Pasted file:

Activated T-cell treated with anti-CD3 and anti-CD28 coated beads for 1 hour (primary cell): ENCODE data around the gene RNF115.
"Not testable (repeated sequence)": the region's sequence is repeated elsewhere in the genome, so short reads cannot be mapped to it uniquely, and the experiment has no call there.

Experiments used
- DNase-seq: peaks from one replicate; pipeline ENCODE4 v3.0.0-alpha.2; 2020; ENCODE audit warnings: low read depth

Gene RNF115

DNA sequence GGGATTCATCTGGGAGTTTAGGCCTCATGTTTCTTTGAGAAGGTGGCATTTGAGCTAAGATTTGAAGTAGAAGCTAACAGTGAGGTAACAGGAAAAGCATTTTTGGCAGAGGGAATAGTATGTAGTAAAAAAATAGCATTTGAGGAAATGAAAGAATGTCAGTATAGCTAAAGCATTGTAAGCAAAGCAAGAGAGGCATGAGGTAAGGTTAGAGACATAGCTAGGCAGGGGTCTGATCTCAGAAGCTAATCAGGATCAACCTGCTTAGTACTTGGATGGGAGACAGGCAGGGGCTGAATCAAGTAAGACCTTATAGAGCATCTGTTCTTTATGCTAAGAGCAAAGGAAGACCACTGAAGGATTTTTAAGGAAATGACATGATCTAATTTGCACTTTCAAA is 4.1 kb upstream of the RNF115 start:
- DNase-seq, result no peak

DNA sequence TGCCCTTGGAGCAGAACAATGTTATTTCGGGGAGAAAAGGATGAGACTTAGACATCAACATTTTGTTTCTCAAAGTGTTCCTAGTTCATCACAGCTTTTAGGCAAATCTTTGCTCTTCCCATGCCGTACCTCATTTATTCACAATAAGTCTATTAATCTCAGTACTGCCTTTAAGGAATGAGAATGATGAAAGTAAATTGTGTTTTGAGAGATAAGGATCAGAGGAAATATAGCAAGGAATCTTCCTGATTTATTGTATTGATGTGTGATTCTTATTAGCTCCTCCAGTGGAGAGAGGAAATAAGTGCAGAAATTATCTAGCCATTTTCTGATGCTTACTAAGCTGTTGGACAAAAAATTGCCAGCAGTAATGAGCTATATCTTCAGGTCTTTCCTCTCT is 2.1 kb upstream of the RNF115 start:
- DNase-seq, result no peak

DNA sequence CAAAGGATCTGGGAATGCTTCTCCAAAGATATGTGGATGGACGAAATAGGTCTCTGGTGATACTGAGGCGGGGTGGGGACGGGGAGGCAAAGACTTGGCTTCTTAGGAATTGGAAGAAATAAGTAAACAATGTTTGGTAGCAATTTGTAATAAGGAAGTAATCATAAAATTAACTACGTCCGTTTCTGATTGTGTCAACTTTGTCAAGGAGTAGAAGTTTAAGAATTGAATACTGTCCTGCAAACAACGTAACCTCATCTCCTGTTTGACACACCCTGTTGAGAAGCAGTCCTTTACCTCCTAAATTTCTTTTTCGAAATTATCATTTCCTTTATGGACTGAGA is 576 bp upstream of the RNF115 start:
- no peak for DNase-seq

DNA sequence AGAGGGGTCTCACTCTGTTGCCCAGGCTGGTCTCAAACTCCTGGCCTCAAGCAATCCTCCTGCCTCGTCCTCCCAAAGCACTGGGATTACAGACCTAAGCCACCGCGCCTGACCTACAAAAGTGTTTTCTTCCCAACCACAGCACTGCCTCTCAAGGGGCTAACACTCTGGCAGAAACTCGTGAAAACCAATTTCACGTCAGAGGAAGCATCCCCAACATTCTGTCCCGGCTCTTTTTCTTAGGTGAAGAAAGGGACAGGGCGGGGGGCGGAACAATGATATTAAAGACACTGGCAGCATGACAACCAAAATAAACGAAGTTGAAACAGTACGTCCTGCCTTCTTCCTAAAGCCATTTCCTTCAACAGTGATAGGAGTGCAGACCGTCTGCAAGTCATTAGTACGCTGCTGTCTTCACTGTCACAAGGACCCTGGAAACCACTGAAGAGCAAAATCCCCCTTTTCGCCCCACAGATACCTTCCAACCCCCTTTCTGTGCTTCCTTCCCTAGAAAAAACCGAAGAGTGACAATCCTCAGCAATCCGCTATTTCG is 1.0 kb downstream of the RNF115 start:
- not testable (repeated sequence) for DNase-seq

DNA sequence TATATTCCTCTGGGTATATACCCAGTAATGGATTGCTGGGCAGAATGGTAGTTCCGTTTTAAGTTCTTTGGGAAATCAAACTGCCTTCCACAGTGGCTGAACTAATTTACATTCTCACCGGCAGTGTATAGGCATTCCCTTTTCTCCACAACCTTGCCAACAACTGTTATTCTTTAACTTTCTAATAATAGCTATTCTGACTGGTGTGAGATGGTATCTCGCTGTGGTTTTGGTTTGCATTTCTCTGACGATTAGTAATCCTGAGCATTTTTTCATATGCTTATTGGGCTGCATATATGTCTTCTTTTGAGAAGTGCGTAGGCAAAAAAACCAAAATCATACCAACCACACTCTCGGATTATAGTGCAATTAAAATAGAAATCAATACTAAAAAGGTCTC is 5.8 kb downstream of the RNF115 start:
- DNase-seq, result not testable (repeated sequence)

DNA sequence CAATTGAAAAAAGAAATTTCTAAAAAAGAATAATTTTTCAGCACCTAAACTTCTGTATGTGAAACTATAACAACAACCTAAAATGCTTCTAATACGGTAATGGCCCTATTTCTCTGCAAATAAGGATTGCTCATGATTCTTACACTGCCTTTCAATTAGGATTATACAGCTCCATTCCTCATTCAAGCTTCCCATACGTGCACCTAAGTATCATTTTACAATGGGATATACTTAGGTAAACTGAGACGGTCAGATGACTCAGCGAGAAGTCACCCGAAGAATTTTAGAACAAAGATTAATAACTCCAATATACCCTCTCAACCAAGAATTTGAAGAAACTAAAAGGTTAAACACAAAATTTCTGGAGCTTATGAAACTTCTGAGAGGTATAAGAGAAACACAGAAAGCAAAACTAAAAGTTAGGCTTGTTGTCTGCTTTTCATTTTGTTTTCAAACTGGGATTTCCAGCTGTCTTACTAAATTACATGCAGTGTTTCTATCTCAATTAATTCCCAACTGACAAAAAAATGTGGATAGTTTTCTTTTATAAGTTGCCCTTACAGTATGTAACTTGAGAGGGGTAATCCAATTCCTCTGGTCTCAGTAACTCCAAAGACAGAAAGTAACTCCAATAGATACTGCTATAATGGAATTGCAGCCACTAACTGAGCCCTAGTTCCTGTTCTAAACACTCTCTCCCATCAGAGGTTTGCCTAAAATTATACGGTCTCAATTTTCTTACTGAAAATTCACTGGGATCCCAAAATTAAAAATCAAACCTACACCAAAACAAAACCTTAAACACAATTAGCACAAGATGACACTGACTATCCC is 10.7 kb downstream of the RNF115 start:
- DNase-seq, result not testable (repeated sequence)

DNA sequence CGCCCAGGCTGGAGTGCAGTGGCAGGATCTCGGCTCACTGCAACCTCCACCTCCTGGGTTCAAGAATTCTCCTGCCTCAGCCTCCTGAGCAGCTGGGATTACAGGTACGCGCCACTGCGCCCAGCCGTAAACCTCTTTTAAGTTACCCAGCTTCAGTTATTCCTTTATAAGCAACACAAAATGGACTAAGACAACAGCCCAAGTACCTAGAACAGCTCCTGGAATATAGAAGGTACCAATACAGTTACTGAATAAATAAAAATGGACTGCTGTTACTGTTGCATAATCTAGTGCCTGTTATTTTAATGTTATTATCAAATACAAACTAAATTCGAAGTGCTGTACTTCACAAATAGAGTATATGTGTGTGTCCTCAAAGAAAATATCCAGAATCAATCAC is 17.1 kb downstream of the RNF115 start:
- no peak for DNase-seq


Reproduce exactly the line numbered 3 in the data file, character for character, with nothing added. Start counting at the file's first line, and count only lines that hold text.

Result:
Experiments used